Many newer vehicles come fitted with a TPMS system as standard however you may find that if you have an older vehicle that is not the case. In the US it has been a mandatory requirement since 2007 to have a TPMS system fitted in vehicles.
The European Union was a bit slower in implementing this requirement. The EU have made it a requirement for all vehicles manufactured in the EU from November 2014 to be fitted with a TPMS system.
In the UK since 2015 if you have a TPMS warning light displayed during a MOT Test on your dashboard for any car manufactured after 2012 it will lead to a MOT test failure.
If you have a manufacturer installed system you maybe thinking I don’t need to do anything. However not all standard system great, many will just display a flashing TPMS light on the dashboard but give no other information such as which tyre you have a problem with. In such a scenario you would have to go around each individual tyre, remove the valve caps and use a suitable tyre pressure gauge to check the pressure, not convenient especially if the weather is not to great. So even if you have a pre-installed system you may want to add an aftermarket TPMS system.
If you want to add this feature to your vehicle then you will have to install a central receiving unit and sensors to measure the pressure in the tyres so that the driver can be alerted whenever pressure in the tyres is reduced. Usually an indication of dangerously under inflated tyres or a puncture.
Types of TPMS
If your thinking of modifying your tyres with TPMS then there are two types of tyre pressure monitoring systems (TPMS) that are available in the market.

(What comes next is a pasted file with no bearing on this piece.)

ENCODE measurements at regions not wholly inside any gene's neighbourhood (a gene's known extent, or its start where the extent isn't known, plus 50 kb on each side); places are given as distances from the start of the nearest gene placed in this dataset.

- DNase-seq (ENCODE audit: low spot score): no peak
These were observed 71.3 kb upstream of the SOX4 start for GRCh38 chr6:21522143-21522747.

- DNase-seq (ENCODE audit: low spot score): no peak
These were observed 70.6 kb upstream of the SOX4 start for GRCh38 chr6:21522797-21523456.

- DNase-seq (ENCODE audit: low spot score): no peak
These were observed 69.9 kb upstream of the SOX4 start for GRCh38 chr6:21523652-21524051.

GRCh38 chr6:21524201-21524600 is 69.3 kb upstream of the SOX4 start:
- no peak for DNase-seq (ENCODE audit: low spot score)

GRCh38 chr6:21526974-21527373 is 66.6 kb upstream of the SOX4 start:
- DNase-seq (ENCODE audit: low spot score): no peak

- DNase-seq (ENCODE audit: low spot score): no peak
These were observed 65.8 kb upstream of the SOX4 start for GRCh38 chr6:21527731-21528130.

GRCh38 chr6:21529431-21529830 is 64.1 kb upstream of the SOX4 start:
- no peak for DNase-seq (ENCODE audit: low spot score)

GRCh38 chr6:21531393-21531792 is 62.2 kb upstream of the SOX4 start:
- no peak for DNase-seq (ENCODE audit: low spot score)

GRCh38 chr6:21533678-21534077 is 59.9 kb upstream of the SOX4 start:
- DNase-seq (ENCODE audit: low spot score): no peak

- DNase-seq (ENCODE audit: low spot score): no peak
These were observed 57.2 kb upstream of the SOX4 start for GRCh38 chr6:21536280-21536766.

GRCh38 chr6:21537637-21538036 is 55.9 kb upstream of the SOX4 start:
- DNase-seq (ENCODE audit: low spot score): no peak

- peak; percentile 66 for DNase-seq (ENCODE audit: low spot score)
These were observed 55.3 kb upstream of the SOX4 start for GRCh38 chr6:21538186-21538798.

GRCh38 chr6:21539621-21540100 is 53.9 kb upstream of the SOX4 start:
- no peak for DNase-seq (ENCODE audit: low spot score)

In the first type sensors are installed into the tyres as part of their valve system and in the other type sensors are installed in the caps of valve stem. Both these types of systems are effective at monitoring tyre pressure if installed correctly.
If you want to carry out the project at home then you will find it easier to install the sensors in the caps of the valve stem then within the valve system. These cap based systems can also be used in conjunction with a manufacturer installed TPMS system.
Installing the TPMS Caps
As mentioned earlier using this type of system is perfect for anyone who wants to do the job themselves and save on going to a dealership or local mechanic.
You will usually find that the kits will include a monitor that goes into the car on the dashboard. These monitors can be powered using the 12V cigarette lighter. If you have more then one electrical item you want to power through the 12V outlet then you can buy a 12V power splitter. If you want a cable free cabin then there are some kits that have a monitor that is solar powered.
Apart from the monitor you will then generally have 4 cap pressure sensors, one for each tyre on the car. Before you go along installing the sensors make sure that all the tyres are at the same pressure. We have written an article on how to find your cars correct tyre pressure.
Once your happy with the tyre pressure the next step is attaching the sensor to the valve stem. Each sensor should be labelled with the corresponding tyre it should be connected to so for instance the front right sensor may be labelled with FR, if unsure check the manual that came with the kit.
The sensor will usually come with a dust cap, security nut and the sensor. Place the dust cap on first then the security nut and finally screw on the sensor. Try to avoid any cross-threading and tighten the sensor on the stem until you hear no air leaking out.
You then need to tighten up the locking nut and sensor to ensure that no once can steal the sensor. You will need a suitable tools, usually supplied in the kit to do this. If you need to add air to your tyres once the TPMS system is installed then you will need to have these tools at hand so ensure you keep them in a safe place. Finally slide the dust cover over the back of the locking nut and sensor.